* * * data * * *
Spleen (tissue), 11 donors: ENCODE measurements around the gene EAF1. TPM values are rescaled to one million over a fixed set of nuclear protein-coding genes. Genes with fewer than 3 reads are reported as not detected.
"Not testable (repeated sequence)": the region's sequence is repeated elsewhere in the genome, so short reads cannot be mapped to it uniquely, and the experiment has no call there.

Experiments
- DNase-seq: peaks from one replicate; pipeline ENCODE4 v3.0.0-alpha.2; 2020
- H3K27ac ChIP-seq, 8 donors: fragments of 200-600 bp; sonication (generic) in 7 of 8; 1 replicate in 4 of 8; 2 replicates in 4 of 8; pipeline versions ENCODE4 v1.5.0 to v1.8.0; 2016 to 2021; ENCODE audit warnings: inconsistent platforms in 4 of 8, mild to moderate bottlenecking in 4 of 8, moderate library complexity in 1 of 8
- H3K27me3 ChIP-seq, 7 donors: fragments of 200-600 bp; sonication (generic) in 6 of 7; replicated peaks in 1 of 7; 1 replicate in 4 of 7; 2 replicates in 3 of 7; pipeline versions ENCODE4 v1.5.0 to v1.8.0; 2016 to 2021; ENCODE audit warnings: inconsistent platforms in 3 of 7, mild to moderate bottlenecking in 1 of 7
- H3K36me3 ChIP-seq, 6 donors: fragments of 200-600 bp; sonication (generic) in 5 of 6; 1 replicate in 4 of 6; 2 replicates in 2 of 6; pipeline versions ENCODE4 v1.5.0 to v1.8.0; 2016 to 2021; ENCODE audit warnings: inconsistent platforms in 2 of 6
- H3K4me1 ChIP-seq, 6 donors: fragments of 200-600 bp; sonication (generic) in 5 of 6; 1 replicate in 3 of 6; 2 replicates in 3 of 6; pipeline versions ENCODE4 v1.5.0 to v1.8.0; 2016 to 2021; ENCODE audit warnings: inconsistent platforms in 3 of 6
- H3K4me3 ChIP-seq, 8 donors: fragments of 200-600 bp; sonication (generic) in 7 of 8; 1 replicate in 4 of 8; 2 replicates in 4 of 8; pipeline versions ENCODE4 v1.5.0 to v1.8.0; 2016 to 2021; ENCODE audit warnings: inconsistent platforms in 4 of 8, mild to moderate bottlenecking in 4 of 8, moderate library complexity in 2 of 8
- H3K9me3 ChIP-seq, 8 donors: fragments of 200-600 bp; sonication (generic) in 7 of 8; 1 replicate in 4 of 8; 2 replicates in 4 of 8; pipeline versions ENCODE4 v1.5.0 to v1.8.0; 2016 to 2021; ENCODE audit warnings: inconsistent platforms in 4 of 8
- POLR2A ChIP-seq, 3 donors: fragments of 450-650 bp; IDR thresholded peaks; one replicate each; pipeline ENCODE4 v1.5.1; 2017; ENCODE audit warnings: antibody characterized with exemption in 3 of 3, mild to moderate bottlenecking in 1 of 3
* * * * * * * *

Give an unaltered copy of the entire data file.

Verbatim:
Spleen (tissue), 11 donors: ENCODE measurements around the gene EAF1. TPM values are rescaled to one million over a fixed set of nuclear protein-coding genes. Genes with fewer than 3 reads are reported as not detected.
"Not testable (repeated sequence)": the region's sequence is repeated elsewhere in the genome, so short reads cannot be mapped to it uniquely, and the experiment has no call there.

Experiments
- DNase-seq: peaks from one replicate; pipeline ENCODE4 v3.0.0-alpha.2; 2020
- H3K27ac ChIP-seq, 8 donors: fragments of 200-600 bp; sonication (generic) in 7 of 8; 1 replicate in 4 of 8; 2 replicates in 4 of 8; pipeline versions ENCODE4 v1.5.0 to v1.8.0; 2016 to 2021; ENCODE audit warnings: inconsistent platforms in 4 of 8, mild to moderate bottlenecking in 4 of 8, moderate library complexity in 1 of 8
- H3K27me3 ChIP-seq, 7 donors: fragments of 200-600 bp; sonication (generic) in 6 of 7; replicated peaks in 1 of 7; 1 replicate in 4 of 7; 2 replicates in 3 of 7; pipeline versions ENCODE4 v1.5.0 to v1.8.0; 2016 to 2021; ENCODE audit warnings: inconsistent platforms in 3 of 7, mild to moderate bottlenecking in 1 of 7
- H3K36me3 ChIP-seq, 6 donors: fragments of 200-600 bp; sonication (generic) in 5 of 6; 1 replicate in 4 of 6; 2 replicates in 2 of 6; pipeline versions ENCODE4 v1.5.0 to v1.8.0; 2016 to 2021; ENCODE audit warnings: inconsistent platforms in 2 of 6
- H3K4me1 ChIP-seq, 6 donors: fragments of 200-600 bp; sonication (generic) in 5 of 6; 1 replicate in 3 of 6; 2 replicates in 3 of 6; pipeline versions ENCODE4 v1.5.0 to v1.8.0; 2016 to 2021; ENCODE audit warnings: inconsistent platforms in 3 of 6
- H3K4me3 ChIP-seq, 8 donors: fragments of 200-600 bp; sonication (generic) in 7 of 8; 1 replicate in 4 of 8; 2 replicates in 4 of 8; pipeline versions ENCODE4 v1.5.0 to v1.8.0; 2016 to 2021; ENCODE audit warnings: inconsistent platforms in 4 of 8, mild to moderate bottlenecking in 4 of 8, moderate library complexity in 2 of 8
- H3K9me3 ChIP-seq, 8 donors: fragments of 200-600 bp; sonication (generic) in 7 of 8; 1 replicate in 4 of 8; 2 replicates in 4 of 8; pipeline versions ENCODE4 v1.5.0 to v1.8.0; 2016 to 2021; ENCODE audit warnings: inconsistent platforms in 4 of 8
- POLR2A ChIP-seq, 3 donors: fragments of 450-650 bp; IDR thresholded peaks; one replicate each; pipeline ENCODE4 v1.5.1; 2017; ENCODE audit warnings: antibody characterized with exemption in 3 of 3, mild to moderate bottlenecking in 1 of 3